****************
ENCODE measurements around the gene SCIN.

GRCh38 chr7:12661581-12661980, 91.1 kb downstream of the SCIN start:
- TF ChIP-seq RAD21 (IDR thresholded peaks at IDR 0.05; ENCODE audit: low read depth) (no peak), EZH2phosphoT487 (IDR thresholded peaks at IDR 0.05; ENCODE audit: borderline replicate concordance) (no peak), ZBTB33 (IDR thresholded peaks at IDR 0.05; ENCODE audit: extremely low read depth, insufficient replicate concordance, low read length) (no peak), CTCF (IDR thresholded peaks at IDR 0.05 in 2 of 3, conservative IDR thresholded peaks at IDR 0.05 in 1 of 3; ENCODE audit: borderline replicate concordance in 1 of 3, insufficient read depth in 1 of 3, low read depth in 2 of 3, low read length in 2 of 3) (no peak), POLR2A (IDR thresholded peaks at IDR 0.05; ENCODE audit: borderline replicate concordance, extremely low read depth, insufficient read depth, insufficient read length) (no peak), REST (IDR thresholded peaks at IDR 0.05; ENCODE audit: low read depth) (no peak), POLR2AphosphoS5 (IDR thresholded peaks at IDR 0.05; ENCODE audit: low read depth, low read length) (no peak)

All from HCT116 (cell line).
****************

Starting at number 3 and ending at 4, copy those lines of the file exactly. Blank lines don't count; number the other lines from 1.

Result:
- TF ChIP-seq RAD21 (IDR thresholded peaks at IDR 0.05; ENCODE audit: low read depth) (no peak), EZH2phosphoT487 (IDR thresholded peaks at IDR 0.05; ENCODE audit: borderline replicate concordance) (no peak), ZBTB33 (IDR thresholded peaks at IDR 0.05; ENCODE audit: extremely low read depth, insufficient replicate concordance, low read length) (no peak), CTCF (IDR thresholded peaks at IDR 0.05 in 2 of 3, conservative IDR thresholded peaks at IDR 0.05 in 1 of 3; ENCODE audit: borderline replicate concordance in 1 of 3, insufficient read depth in 1 of 3, low read depth in 2 of 3, low read length in 2 of 3) (no peak), POLR2A (IDR thresholded peaks at IDR 0.05; ENCODE audit: borderline replicate concordance, extremely low read depth, insufficient read depth, insufficient read length) (no peak), REST (IDR thresholded peaks at IDR 0.05; ENCODE audit: low read depth) (no peak), POLR2AphosphoS5 (IDR thresholded peaks at IDR 0.05; ENCODE audit: low read depth, low read length) (no peak)

All from HCT116 (cell line).